"So," the woman asked, "how do we beat the bitch?" And Sen. John McCain laughed.
It was, he said, an "excellent" question. Yes, he went on to express respect for Sen. Hillary Rodham Clinton, to whom the woman referred. But not once while answering that question at a campaign stop in South Carolina recently did he suggest that it wasn't appropriate to call Mrs. Clinton a "bitch."
Can you imagine if the Democratic front-runner were Sen. Joe Lieberman and the woman said, "So, how do we beat this Hebe?"
Can you imagine if it were Gov. Bill Richardson and the woman said, "So, how do we beat this spic?"
Can you imagine if it were Sen. Barack Obama and the woman said, "So, how do we beat this coon?"
I guarantee you, Mr. McCain would not have laughed, and if he had, we would now be writing his political epitaph. But the woman asked, "How do we beat the bitch?" and Mr. McCain did laugh and now shrugs off any suggestion that he should have done more.
I get that many people don't like Mrs. Clinton. I don't like her much myself, and my reasons echo the consensus. She seems cold, calculated, brittle.
Here's the thing, though. I find that I can't name a single female national political figure I do like - not respect, not agree with, but "like." Oh, I can name you many men who, their politics aside, strike me as likable: Mr. McCain, Bill Clinton, John Edwards, even cranky old Bob Dole.
But women? Not so much. Nancy Pelosi, Janet Reno, Condoleezza Rice, Madeleine Albright ... I cannot see myself - we are speaking metaphorically here - cuddling up to any of them. They all seem formidable, off-putting, cold.
Which suggests the problem here is not so much them as me. And, if I may be so bold, we. As in, we seem unable to synthesize the idea that a woman can be smart, businesslike, demanding, capable, in charge, and yet also, warm.
Consider one of the many anti-Hillary smears now circulating online. It purports to be a compendium of profane, ill-tempered tirades she has unleashed upon subordinates. Your first thought is, what an unlikable person. Your second is, or should be, wait a minute. Does George W. Bush never use potty language? Was Bill Clinton never brusque?
But it's different, isn't it, because she's a woman? With the men, toughness reads as leadership, authority, getting things done. With her it reads as "bitch." There is a sense - and even women buy into this - that a woman who climbs too high in male-dominated spheres violates something fundamental to our understanding of what it means to be a woman.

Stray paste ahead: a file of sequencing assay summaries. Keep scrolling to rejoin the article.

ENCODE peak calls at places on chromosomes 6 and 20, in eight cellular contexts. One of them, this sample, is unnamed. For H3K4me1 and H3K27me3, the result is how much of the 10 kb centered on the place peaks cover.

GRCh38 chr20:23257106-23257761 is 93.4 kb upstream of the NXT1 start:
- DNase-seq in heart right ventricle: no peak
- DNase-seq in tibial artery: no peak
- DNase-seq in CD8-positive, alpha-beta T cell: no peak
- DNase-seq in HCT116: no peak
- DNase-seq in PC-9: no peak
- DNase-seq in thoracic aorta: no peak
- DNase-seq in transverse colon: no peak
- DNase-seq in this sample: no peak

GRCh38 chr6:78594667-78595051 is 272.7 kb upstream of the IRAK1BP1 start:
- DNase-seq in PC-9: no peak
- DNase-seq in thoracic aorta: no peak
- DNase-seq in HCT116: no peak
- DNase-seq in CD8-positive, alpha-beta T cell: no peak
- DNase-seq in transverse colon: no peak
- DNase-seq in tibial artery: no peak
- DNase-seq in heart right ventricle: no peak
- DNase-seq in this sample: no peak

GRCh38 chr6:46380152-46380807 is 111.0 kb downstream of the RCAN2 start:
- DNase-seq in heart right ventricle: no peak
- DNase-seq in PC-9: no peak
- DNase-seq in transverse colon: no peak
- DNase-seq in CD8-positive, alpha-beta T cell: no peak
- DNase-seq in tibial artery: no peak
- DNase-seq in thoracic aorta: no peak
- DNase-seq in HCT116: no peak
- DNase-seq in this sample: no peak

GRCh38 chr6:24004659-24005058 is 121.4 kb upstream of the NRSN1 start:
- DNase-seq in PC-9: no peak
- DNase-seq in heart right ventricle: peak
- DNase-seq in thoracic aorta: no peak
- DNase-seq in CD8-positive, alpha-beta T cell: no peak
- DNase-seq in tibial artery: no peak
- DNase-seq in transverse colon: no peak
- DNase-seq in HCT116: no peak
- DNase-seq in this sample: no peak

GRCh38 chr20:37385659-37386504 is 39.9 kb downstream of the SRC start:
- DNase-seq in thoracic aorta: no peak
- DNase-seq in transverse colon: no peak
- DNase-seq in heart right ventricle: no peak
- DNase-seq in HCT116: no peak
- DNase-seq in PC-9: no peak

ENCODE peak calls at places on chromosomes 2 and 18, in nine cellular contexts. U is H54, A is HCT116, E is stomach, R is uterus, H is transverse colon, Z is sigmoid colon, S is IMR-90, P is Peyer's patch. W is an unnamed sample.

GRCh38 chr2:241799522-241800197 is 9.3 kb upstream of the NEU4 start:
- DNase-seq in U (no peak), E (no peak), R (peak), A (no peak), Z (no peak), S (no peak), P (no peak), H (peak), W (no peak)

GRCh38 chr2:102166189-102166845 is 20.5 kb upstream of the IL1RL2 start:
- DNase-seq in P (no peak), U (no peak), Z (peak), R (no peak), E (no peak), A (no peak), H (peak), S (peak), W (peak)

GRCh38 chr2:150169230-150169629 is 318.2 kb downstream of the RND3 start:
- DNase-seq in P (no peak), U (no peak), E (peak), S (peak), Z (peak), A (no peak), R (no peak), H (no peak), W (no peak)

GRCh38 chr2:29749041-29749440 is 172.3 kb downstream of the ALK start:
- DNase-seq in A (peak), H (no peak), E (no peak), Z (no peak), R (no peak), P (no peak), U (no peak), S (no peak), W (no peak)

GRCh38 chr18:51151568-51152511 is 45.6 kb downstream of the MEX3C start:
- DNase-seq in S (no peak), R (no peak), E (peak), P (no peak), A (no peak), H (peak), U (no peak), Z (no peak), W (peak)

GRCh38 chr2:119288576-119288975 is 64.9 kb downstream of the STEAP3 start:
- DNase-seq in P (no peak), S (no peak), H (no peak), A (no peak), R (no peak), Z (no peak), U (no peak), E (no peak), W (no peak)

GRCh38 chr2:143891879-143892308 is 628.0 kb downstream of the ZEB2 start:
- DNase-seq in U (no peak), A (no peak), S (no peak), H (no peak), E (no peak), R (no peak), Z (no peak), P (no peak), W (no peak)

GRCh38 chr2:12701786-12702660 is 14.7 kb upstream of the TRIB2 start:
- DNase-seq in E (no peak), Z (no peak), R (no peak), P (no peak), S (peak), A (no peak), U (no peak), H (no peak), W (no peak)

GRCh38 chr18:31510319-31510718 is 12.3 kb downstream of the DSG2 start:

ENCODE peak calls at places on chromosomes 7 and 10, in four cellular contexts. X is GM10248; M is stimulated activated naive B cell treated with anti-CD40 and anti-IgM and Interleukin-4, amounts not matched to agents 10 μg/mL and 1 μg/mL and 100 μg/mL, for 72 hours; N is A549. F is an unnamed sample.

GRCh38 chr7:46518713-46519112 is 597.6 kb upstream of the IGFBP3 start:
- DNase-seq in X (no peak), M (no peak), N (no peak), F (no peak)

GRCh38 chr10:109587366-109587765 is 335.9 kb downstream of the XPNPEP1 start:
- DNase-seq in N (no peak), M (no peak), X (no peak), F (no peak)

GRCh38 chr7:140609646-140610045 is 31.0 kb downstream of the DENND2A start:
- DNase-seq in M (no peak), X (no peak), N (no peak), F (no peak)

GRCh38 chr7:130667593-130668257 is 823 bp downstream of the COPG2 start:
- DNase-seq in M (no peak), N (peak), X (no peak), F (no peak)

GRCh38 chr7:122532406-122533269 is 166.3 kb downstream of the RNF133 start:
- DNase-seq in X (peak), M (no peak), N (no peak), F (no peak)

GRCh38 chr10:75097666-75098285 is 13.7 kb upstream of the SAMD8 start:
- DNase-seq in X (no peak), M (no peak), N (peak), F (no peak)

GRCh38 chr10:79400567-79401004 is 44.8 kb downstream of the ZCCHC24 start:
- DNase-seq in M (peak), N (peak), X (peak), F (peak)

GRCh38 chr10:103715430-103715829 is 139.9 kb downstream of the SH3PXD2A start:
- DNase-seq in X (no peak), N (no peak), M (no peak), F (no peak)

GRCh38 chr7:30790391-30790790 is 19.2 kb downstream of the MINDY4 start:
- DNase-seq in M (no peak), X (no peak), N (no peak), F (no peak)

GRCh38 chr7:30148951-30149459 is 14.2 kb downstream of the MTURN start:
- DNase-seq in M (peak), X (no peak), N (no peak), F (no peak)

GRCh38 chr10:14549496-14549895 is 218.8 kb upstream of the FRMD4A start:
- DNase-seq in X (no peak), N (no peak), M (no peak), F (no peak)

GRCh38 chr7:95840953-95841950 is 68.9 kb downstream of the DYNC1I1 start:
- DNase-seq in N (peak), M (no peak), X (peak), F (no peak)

That assessment has been quantified in a number of scholarly studies and papers. For example, in "Formal and Informal Discrimination Against Women At Work: The Role of Gender Stereotypes," a research paper published this year, authors Brian Welle and Madeline E. Heilman report that the woman who succeeds at what has traditionally been men's work risks being seen as "hostile, abrasive, pushy, manipulative and generally unlikable."
Sound like anyone you know?
We demand certain "feminine" traits from women - nurturing, caring, submission - and the woman in whom those traits are either not present or subordinated to her drive, ambition and competence will pay a social price.
"How do we beat the bitch?" the woman asked. She asked it without blinking, without a second thought, righteously. And John McCain laughed.
That's telling. The ostensible purpose of a campaign is to reveal the candidate. Hillary Clinton's campaign, it seems, is revealing a whole lot more.
Leonard Pitts Jr. is a columnist for The Miami Herald. His column appears in The Sun on Sundays. His e-mail is firstname.lastname@example.org.